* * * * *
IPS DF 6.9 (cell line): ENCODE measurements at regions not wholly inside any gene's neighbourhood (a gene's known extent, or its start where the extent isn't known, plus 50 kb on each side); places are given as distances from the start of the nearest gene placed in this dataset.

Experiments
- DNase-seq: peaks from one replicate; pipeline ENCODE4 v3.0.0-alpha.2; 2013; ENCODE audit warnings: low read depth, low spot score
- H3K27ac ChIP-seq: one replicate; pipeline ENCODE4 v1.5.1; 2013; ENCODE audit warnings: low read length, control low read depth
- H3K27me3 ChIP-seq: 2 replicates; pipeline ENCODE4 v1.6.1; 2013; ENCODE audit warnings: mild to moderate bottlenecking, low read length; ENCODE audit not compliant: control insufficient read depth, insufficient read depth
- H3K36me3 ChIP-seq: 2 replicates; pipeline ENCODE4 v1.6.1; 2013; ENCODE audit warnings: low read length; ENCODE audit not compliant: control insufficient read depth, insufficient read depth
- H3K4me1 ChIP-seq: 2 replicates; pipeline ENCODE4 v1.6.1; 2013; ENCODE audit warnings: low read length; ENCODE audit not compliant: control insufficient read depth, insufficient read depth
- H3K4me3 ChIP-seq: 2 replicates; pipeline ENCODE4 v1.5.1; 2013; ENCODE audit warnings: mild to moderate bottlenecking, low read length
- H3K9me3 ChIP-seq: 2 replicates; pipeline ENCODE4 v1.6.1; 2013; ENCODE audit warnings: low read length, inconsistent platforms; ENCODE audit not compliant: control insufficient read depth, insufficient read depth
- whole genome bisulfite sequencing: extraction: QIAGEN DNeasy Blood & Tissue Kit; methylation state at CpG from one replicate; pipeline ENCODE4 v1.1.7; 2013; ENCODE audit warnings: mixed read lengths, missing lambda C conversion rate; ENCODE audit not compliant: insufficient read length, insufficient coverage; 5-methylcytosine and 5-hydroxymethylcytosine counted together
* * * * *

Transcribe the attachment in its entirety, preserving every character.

IPS DF 6.9 (cell line): ENCODE measurements at regions not wholly inside any gene's neighbourhood (a gene's known extent, or its start where the extent isn't known, plus 50 kb on each side); places are given as distances from the start of the nearest gene placed in this dataset.

Experiments
- DNase-seq: peaks from one replicate; pipeline ENCODE4 v3.0.0-alpha.2; 2013; ENCODE audit warnings: low read depth, low spot score
- H3K27ac ChIP-seq: one replicate; pipeline ENCODE4 v1.5.1; 2013; ENCODE audit warnings: low read length, control low read depth
- H3K27me3 ChIP-seq: 2 replicates; pipeline ENCODE4 v1.6.1; 2013; ENCODE audit warnings: mild to moderate bottlenecking, low read length; ENCODE audit not compliant: control insufficient read depth, insufficient read depth
- H3K36me3 ChIP-seq: 2 replicates; pipeline ENCODE4 v1.6.1; 2013; ENCODE audit warnings: low read length; ENCODE audit not compliant: control insufficient read depth, insufficient read depth
- H3K4me1 ChIP-seq: 2 replicates; pipeline ENCODE4 v1.6.1; 2013; ENCODE audit warnings: low read length; ENCODE audit not compliant: control insufficient read depth, insufficient read depth
- H3K4me3 ChIP-seq: 2 replicates; pipeline ENCODE4 v1.5.1; 2013; ENCODE audit warnings: mild to moderate bottlenecking, low read length
- H3K9me3 ChIP-seq: 2 replicates; pipeline ENCODE4 v1.6.1; 2013; ENCODE audit warnings: low read length, inconsistent platforms; ENCODE audit not compliant: control insufficient read depth, insufficient read depth
- whole genome bisulfite sequencing: extraction: QIAGEN DNeasy Blood & Tissue Kit; methylation state at CpG from one replicate; pipeline ENCODE4 v1.1.7; 2013; ENCODE audit warnings: mixed read lengths, missing lambda C conversion rate; ENCODE audit not compliant: insufficient read length, insufficient coverage; 5-methylcytosine and 5-hydroxymethylcytosine counted together